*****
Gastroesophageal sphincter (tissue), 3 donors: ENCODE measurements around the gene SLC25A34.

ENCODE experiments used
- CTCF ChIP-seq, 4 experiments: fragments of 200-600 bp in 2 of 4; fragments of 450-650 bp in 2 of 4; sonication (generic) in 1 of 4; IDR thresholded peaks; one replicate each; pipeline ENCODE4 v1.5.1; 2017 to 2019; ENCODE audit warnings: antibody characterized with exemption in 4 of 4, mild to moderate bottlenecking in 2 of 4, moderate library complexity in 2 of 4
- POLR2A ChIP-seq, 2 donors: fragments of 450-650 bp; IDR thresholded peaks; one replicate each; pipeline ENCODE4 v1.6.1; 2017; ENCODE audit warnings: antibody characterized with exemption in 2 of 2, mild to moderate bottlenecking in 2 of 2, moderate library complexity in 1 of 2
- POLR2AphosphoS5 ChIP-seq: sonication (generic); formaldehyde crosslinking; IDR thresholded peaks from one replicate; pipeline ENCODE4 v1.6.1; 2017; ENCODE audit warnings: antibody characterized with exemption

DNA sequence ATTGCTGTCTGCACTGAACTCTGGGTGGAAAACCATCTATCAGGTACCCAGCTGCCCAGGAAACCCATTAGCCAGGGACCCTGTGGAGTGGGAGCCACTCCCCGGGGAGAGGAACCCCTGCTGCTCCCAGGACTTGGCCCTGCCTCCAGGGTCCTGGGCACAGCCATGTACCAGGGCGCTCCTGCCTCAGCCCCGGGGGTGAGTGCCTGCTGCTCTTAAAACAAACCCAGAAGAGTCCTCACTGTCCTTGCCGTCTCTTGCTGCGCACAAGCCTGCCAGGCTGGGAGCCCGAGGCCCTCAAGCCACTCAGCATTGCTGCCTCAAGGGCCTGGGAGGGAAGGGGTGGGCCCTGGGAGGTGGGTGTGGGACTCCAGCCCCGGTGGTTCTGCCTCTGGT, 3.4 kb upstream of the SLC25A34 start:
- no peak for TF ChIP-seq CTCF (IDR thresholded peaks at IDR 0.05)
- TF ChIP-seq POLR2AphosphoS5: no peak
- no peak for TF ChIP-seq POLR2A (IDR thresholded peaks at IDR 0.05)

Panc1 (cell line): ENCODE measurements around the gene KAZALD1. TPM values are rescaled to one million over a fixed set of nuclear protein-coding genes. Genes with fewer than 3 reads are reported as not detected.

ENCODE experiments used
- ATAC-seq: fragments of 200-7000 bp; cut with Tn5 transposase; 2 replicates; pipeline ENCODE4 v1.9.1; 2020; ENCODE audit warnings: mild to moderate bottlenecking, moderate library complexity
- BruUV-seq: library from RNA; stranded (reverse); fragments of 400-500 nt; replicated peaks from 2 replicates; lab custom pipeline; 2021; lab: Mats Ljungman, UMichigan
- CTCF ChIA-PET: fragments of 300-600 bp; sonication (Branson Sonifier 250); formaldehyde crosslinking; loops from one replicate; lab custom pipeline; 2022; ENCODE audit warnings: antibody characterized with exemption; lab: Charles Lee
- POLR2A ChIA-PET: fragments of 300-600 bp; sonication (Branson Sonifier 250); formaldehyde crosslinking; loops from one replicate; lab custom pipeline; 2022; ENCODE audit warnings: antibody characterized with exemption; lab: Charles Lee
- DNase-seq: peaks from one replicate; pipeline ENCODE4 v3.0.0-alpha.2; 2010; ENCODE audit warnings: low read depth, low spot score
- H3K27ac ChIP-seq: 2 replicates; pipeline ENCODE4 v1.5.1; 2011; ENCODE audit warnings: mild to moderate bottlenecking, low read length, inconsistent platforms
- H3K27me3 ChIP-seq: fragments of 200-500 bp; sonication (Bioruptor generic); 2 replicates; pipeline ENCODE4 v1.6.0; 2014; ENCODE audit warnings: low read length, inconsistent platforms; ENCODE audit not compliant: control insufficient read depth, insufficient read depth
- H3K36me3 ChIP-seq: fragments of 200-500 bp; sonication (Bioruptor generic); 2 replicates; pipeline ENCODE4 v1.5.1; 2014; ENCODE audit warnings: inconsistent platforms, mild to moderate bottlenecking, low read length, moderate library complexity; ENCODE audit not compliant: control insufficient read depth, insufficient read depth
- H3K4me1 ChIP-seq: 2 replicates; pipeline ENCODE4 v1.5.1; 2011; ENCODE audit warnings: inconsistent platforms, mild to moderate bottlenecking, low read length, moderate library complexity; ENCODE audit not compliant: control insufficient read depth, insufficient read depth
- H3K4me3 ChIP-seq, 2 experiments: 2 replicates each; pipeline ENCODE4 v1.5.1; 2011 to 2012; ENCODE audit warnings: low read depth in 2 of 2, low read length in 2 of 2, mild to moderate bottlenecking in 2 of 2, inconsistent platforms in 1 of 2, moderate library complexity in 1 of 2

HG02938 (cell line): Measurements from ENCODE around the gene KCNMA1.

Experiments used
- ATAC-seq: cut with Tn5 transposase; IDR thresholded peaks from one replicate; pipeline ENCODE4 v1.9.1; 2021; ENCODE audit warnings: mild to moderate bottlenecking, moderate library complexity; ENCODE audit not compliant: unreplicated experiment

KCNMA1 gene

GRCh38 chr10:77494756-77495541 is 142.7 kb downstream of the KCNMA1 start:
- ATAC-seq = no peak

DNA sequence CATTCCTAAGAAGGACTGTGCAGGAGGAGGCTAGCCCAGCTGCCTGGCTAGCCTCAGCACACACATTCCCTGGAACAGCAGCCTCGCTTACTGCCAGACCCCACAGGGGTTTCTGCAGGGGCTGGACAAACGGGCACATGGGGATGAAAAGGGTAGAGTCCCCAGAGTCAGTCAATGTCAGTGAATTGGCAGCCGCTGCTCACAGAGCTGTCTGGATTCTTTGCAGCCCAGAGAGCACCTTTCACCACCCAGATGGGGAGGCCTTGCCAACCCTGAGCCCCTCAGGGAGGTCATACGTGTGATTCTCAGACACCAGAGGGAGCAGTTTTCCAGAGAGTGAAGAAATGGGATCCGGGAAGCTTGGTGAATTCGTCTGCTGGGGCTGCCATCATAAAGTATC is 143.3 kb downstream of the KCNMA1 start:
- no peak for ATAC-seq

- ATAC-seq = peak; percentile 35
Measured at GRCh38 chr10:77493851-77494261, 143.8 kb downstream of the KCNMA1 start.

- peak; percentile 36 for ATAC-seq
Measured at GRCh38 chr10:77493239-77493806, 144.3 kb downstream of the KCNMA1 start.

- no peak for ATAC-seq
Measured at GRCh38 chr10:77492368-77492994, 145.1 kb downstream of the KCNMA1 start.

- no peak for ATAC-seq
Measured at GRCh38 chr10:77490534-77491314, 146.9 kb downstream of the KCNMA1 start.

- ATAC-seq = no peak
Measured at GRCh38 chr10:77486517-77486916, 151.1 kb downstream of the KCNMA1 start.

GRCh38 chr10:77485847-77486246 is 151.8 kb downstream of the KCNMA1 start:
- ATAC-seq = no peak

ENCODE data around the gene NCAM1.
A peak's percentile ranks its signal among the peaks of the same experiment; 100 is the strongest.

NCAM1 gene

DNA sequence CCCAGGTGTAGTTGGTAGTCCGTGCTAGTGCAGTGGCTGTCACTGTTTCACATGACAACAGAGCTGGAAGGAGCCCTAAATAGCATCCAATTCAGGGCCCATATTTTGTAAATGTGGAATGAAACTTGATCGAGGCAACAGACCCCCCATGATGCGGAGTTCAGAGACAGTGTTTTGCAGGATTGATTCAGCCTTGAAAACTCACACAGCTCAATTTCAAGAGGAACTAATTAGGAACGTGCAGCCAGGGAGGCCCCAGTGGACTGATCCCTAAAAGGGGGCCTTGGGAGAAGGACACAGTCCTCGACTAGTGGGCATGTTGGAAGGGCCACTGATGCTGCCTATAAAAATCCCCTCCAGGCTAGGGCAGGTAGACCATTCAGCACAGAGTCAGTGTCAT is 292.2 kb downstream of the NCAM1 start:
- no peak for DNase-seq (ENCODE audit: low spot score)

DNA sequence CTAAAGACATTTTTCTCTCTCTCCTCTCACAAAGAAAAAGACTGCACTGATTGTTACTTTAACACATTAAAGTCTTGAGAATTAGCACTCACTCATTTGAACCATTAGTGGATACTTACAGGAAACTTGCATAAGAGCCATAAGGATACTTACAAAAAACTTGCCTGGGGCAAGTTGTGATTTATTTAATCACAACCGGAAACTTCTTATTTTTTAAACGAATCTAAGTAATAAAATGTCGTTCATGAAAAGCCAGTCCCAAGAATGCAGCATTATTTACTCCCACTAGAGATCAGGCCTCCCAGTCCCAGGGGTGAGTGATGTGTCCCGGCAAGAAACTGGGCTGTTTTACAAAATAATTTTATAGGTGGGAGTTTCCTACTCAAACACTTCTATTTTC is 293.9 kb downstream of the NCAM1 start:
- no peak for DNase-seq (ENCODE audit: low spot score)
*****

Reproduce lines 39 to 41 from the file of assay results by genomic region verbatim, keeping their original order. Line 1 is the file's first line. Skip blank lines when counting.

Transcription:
Measured at GRCh38 chr10:77486517-77486916, 151.1 kb downstream of the KCNMA1 start.

GRCh38 chr10:77485847-77486246 is 151.8 kb downstream of the KCNMA1 start:
- ATAC-seq = no peak